Sauté the pancetta in the oil. Remove it when it browns. Then add the onion, salt and pepper. Fry the onion until its softened. Add the garlic and tomato paste – stir and coat the onion. Then the bay leaf and the rest of the bottle of wine. Raise the heat and let it reduce – about 10 minutes.
Bring the pasta water back to a boil and cook the pasta until almost done. Reserve a cup of pasta water and drain the pasta. Add the pasta to the sauce and stir as it absorbs it. Add some pasta water if the sauce is too thick.
Stir in the browned pancetta, the butter, parsley and Parmigiana. Check for seasoning. Serve with more grated Parmigiana.
Chicken with Vinegar, Raisins, and Onions – An interesting combination of flavors – with kind of a sweet and sour finish.
Boil the onions in salted water for about 5 minutes. Remove and place them in a bowl. Fry the pancetta in a pot until it browns. Remove and place it in a separate bowl.
Add the boiled onions to same pot with the pancetta fat and cook until they begin to brown. Add garlic and cook for about 3 minutes. Transfer onions and garlic to bowl with pancetta.
Season chicken with salt and pepper. Working in batches, add the chicken to pot starting skin side down and cook, turning, until browned. Transfer to bowl with onions.
Pour off the fat from pot and return to medium-high heat. Add both vinegars to the pot and bring to a boil and deglaze. Add broth, raisins, bay leaves, browned chicken thighs, pancetta, onions, and garlic to pot. Bring to a boil, reduce heat, and simmer, partially covered, until chicken is fork-tender, 25 – 30 minutes.
Remove the chicken and onions to a platter. Continue cooking the sauce for another few minutes so it reduces. Spoon the sauce over chicken and onions and serve with pasta or rice.
Saint Joseph is highly regarded by Italians and we celebrate his feast day on March 19th. Like a lot of other Italian celebrations, his feast day centers on food. A standard is the Saint Joseph’s pastry – zeppole and sfingi – made by Italian bakeries in March. Another is Pasta con Sarde, with a sauce made from saffron, fennel and fresh sardines.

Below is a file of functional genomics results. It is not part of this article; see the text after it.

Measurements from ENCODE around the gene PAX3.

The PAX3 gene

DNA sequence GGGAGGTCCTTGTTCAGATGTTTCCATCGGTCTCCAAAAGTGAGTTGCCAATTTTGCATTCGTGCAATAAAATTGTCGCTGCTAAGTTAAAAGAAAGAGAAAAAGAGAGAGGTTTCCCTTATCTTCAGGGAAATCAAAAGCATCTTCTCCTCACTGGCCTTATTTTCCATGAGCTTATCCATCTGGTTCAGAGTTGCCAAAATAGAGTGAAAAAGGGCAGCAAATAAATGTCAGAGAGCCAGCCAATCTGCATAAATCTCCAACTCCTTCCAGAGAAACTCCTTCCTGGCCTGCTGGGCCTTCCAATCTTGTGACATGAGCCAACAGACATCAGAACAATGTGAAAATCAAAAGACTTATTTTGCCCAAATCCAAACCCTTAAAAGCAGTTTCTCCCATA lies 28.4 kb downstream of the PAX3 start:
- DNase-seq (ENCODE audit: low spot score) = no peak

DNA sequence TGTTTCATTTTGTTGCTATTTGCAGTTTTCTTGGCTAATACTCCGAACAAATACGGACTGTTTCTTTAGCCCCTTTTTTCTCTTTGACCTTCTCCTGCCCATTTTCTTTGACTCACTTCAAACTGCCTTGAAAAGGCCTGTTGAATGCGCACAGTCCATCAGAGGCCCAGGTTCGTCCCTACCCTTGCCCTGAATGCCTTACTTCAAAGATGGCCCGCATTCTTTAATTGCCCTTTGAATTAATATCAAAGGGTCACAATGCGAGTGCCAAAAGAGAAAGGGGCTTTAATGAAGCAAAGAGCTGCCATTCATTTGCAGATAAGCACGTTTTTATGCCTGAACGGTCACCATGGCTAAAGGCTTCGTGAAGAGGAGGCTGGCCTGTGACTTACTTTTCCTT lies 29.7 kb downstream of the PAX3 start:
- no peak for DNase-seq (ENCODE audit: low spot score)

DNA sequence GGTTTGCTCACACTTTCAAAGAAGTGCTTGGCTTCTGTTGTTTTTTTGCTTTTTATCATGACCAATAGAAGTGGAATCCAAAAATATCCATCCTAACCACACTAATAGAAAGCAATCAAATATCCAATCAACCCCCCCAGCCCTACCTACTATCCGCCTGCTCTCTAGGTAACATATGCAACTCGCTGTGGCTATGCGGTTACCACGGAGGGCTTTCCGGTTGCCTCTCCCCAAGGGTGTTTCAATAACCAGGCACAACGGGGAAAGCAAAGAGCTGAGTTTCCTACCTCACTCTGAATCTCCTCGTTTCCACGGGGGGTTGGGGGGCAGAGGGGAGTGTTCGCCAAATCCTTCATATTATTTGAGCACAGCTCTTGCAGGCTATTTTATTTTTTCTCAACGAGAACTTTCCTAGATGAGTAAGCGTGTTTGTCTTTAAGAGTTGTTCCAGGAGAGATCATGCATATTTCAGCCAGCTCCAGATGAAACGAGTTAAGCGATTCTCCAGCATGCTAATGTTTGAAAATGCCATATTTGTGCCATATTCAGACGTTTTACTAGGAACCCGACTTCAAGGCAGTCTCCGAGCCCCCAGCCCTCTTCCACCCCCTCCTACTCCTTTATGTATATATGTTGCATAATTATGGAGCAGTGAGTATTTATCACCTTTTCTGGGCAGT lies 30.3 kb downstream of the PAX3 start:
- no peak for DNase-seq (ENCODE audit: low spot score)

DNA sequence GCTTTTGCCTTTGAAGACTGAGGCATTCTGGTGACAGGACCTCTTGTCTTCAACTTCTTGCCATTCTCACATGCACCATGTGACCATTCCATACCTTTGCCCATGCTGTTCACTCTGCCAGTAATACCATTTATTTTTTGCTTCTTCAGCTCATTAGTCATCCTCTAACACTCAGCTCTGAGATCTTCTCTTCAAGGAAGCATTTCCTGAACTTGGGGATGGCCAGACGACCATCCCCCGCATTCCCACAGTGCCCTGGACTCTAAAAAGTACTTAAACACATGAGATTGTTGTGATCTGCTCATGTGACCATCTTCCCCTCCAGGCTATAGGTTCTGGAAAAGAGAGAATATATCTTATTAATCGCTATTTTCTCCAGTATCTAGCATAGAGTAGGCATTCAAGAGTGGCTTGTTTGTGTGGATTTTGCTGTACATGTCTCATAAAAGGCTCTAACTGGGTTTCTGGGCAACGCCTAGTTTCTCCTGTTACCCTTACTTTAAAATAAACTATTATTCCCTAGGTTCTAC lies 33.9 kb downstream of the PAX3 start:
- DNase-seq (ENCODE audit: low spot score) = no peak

There’s a popular sit-com called The Big Bang Theory. One of the characters, Raj, can’t talk to a woman unless he’s had a drink. His drink of choice, of all things, is a Grasshopper. I’ve heard of them but never had one, so I thought I’d try it.
It’s a simple three-ingredient cocktail –
You put all the ingredients together, shake with ice and strain into a cocktail glass. You get a pretty green drink that I suppose is the same color as a grasshopper. It’s a pretty cocktail for Saint Patrick’s Day.
It’s great for a sit-com but I’ll probably never have one again. It tasted just like a Peppermint Patty.
FYI – If you replace the crème de menthe with brandy, you have a Brandy Alexander (much better).
My daughter came up with this one. It was so good we added it to our Christmas Eve seafood menu.
1 chopped garlic clove
2 tbsp olive oil
½ cup plain fine bread crumbs
1 tbsp lemon zest
1 tbsp finely chopped Italian parsley
Salt and black pepper
2 large filets – grey or dover sole, or flounder
Mix the first 5 ingredients. Blot the filets dry, season with salt and black pepper and place in an oiled roasting pan. Cook in 350o oven for 12 minutes. Remove and cover with the breadcrumbs and a drizzle of olive oil.
Return to oven for 5 minutes and then under broiler for 3 minutes – just enough to brown the crumbs.